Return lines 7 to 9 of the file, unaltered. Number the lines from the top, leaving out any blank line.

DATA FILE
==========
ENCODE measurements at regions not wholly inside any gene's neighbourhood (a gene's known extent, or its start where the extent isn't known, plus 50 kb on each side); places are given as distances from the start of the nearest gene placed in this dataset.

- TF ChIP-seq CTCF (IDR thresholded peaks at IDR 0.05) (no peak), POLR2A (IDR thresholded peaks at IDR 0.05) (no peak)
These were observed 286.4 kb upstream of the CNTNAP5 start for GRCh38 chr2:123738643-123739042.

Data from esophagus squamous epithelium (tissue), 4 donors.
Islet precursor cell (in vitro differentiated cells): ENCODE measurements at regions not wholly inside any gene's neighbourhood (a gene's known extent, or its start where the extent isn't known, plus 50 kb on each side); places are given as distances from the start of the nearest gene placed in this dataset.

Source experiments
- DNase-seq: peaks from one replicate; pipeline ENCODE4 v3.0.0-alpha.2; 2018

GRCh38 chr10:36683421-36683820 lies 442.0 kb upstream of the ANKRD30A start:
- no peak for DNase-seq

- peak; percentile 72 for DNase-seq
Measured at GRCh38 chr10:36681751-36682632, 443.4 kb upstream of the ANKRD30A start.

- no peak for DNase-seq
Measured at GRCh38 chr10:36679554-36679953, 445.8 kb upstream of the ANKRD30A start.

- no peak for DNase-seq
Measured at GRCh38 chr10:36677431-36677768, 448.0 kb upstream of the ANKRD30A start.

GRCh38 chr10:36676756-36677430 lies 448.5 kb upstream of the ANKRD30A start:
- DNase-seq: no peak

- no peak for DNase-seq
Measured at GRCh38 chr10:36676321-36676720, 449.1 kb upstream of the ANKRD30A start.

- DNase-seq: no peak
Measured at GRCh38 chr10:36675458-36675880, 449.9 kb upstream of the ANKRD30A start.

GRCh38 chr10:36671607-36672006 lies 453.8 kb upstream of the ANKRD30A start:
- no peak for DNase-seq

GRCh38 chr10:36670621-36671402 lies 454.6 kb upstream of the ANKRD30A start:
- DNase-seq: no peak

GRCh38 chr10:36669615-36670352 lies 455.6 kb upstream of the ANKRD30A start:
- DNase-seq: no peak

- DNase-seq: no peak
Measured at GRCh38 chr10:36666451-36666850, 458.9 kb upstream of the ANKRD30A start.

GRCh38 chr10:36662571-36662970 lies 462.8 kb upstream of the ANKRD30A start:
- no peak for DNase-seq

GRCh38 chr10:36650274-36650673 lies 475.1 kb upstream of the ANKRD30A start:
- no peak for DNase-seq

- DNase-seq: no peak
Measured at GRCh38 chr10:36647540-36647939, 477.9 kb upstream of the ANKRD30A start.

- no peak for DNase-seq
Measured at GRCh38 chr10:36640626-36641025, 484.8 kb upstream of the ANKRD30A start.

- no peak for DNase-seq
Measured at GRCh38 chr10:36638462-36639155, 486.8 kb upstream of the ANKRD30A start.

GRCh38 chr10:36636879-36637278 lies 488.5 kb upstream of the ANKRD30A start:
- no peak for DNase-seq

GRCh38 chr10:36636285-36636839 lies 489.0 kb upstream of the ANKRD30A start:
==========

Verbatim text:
- DNase-seq: peaks from one replicate; pipeline ENCODE4 v3.0.0-alpha.2; 2018

GRCh38 chr10:36683421-36683820 lies 442.0 kb upstream of the ANKRD30A start:
- no peak for DNase-seq